For performance, the first step of course is measurement. To this end, Yegor has started doing continuous automated testing on actual devices, so that we have a clear baseline against which to measure our progress. Of course to make that useful we have to have performance tests, so Viktor wrote a test with some complicated layouts. This immediately uncovered that my MixedViewport class was terrible, so Adam rewrote that as LazyBlock. And on it goes.
LazyBlock is pretty neat. Instead of just giving it a list of children, you give it a delegate that produces children on demand, and LazyBlock only asks it for the children that it needs. As you scroll, it throws away the earlier children, and asks for the next ones. If you go back up, it does the same thing backwards. Eventually we'll even make it guess the right child number if you jump scroll, so that you can jump around a huge list of children without ever having to pay the cost of drawing any children other than the ones on the screen.
One widget we don't yet have is a LazyTable. That's something I plan to add soon. I did implement DataTable recently, you can see the demo in our gallery app which exactly matches the sample in the Material Design specification. The next step though is a paginated version and a scrolling version, reusing the same delegate approach that Adam used for LazyBlock. (Tables are tricky because you have to figure out what size to make the columns; for DataTable, it actually measures every cell before laying out any rows, which is quite expensive. For LazyTable, we'll have to use either fixed width columns or flex-style sizing.)
Lots of other work on performance has been going on too. Eric and Devon hooked things up so that from the Atom editor you can now with one checkbox turn on and off our PerformanceOverlay widget and our "repaint rainbow" feature, live while your app is running. Hans has been working on improving the performance of our gallery app. Seth has been running lots of our demo apps tracking down any where we miss frames and filing bugs on them. We even had the help of a nine year old yesterday, who found a bunch of bugs for us!
You can see a screenshot of the checkbox on the PR: https://github.com/dart-atom/dartlang/pull/960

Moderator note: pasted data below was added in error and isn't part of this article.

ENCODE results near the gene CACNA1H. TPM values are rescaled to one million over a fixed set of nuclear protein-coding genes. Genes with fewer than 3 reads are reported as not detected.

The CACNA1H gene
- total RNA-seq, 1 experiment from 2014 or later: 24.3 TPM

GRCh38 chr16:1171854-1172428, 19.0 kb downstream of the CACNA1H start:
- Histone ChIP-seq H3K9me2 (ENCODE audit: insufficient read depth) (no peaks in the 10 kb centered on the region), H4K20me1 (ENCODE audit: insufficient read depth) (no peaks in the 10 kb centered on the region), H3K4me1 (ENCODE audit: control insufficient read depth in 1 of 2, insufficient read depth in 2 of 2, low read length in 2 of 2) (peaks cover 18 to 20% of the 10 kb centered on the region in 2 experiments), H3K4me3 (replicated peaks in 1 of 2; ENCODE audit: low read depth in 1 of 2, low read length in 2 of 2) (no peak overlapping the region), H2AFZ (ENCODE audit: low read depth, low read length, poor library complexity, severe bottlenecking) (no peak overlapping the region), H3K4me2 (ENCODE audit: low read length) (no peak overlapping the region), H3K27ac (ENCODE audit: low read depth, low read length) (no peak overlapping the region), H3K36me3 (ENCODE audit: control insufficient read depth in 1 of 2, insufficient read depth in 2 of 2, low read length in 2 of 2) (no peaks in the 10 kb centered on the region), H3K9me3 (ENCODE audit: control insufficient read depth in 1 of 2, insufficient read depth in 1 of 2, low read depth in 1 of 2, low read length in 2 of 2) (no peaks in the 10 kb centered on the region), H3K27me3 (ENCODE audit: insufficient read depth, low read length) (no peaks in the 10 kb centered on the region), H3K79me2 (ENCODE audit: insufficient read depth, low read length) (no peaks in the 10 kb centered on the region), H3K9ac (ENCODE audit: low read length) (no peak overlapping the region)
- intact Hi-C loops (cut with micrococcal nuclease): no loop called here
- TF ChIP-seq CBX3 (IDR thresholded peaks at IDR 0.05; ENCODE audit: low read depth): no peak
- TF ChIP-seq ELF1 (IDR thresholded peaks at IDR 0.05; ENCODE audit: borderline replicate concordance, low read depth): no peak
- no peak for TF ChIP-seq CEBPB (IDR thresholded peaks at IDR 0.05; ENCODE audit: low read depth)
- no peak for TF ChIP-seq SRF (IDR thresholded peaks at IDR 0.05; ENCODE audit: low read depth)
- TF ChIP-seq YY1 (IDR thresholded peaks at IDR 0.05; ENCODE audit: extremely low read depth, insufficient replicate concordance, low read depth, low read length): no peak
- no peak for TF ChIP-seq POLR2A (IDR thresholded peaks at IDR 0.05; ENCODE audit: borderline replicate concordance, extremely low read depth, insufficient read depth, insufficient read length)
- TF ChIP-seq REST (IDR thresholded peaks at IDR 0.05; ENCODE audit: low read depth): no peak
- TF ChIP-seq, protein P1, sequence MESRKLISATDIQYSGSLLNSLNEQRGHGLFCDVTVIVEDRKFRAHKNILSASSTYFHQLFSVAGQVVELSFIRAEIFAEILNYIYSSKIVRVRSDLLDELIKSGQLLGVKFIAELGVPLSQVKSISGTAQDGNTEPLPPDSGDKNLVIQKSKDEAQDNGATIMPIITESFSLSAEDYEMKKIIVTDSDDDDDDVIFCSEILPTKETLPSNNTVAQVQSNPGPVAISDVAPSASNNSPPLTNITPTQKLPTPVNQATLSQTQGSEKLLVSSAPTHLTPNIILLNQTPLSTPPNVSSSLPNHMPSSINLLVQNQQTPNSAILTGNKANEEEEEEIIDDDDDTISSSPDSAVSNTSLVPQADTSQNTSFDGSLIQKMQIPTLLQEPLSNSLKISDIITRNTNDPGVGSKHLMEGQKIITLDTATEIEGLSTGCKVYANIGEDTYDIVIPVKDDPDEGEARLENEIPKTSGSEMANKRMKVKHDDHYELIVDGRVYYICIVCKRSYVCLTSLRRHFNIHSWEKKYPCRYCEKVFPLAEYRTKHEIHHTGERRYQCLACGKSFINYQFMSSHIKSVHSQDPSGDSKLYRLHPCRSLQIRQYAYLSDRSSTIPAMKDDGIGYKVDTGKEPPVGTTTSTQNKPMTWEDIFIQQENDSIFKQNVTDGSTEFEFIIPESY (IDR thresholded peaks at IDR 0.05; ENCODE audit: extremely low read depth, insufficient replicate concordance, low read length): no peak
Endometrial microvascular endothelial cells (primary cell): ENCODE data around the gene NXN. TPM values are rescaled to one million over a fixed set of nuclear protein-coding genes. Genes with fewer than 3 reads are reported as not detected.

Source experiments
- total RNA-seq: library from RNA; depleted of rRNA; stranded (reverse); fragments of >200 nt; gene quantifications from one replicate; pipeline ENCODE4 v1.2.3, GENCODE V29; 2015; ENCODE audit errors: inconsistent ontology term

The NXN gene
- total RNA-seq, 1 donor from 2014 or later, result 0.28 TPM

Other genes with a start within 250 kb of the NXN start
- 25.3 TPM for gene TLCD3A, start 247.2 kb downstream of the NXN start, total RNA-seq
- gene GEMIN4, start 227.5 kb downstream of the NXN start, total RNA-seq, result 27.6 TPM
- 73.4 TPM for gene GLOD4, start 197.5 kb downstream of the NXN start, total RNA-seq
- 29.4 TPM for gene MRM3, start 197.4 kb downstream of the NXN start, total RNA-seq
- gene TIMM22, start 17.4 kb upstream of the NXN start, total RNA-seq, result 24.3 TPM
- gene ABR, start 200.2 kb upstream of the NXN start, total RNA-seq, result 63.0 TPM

The other big push recently has been on testing. As we like to say, "write test find bug". The problem is that writing tests for Flutter has been a bit difficult so far, because you can't see what you're testing.
Yegor has been working on a way to test on-device, using "flutter drive", and as part of that he redesigned our API for testing in a way that makes a lot more sense. (Flutter drive is what he used to do the continuous performance testing I mentioned earlier.) I've now picked that up and I'm taking it to its logical conclusion: make it so that even for our unit tests, you can actually see what's going on if you run them on a device. The hope is that this will really simplify writing tests for Flutter, which will mean we write more tests (and hopefully will mean people writing apps for Flutter can write more tests, since we use the same testing strategy for people writing Flutter apps as we do on Flutter itself), which will mean finding more bugs!
- ABB Corporate ResearchSr Software Researcher, 2007 - present
- WiproConsultant, 1988 - 1989
- S3 TechnologiesSoftware Engineer, 1990 - 1992
- RWD TechnologiesSoftware Engineer, 1993 - 1995
- IBMSr Software Engineer, 1995 - 2000
- AvantsoftSr Instructor, 2000 - 2001
- Essential Computing NetCEO, 2001 - 2008
- IBMSr Consultant, 2004 - 2007
- ABB LtdSr Software Engineer, 2002 - 2004
- University of Maryland Baltimore CountyAdjunct Faculty, 1989 - 1995
- North Carolina State UniversityInstructor, 1997 - 1998
- University of Maryland Baltimore CountyComputer Science, 1989 - 1990
- University of MumbaiComputer Engineering, 1984 - 1988
- St Xavier's College1982 - 1984
- St Joseph's High School1972 - 1982
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